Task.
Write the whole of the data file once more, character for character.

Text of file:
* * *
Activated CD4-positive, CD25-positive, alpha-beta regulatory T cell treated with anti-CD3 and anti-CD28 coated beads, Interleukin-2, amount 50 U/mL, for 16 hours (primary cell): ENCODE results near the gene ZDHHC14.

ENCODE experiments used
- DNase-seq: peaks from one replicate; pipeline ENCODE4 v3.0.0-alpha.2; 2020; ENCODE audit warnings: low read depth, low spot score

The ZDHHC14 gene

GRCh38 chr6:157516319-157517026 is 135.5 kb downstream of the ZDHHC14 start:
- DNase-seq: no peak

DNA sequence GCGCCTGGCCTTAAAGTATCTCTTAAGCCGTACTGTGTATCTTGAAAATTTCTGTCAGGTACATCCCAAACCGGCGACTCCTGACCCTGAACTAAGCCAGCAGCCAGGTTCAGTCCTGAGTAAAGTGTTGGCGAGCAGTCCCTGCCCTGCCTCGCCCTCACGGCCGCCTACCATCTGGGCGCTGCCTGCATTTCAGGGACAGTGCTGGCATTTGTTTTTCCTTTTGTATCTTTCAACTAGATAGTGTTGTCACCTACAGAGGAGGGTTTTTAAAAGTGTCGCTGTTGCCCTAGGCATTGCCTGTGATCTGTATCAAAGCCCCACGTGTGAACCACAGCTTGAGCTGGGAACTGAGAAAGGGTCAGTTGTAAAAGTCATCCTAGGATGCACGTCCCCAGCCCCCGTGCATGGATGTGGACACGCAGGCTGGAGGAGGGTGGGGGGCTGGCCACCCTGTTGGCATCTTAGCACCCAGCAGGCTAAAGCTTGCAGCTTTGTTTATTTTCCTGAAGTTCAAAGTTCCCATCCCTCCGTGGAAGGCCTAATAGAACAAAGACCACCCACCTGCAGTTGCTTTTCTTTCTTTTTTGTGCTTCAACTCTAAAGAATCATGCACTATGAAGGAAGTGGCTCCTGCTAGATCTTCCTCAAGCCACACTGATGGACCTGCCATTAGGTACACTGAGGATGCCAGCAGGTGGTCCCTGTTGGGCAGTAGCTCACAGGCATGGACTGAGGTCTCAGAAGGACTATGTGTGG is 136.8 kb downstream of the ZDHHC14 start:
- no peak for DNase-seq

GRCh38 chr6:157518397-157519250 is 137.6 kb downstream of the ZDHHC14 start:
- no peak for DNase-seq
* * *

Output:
Activated CD4-positive, CD25-positive, alpha-beta regulatory T cell treated with anti-CD3 and anti-CD28 coated beads, Interleukin-2, amount 50 U/mL, for 16 hours (primary cell): ENCODE results near the gene ZDHHC14.

ENCODE experiments used
- DNase-seq: peaks from one replicate; pipeline ENCODE4 v3.0.0-alpha.2; 2020; ENCODE audit warnings: low read depth, low spot score

The ZDHHC14 gene

GRCh38 chr6:157516319-157517026 is 135.5 kb downstream of the ZDHHC14 start:
- DNase-seq: no peak

DNA sequence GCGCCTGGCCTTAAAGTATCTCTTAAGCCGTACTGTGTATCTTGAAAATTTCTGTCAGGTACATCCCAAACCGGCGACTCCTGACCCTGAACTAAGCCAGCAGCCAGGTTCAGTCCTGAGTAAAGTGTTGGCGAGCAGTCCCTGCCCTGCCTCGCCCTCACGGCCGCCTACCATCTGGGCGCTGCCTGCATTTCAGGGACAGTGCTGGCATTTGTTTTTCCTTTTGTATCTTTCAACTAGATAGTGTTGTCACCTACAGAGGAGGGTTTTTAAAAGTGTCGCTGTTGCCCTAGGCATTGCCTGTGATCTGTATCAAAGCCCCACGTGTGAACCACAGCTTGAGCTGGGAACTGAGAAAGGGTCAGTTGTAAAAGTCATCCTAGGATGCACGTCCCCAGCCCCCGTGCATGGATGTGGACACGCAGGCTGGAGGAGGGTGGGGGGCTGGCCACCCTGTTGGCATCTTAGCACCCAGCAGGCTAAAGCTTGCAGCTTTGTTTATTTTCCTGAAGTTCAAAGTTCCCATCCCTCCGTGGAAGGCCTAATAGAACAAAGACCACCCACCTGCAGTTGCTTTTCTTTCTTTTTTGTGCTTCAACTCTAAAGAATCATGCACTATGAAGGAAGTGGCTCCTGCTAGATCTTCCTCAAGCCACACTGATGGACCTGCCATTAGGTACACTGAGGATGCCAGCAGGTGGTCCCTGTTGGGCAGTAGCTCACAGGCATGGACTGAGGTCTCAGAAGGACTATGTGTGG is 136.8 kb downstream of the ZDHHC14 start:
- no peak for DNase-seq

GRCh38 chr6:157518397-157519250 is 137.6 kb downstream of the ZDHHC14 start:
- no peak for DNase-seq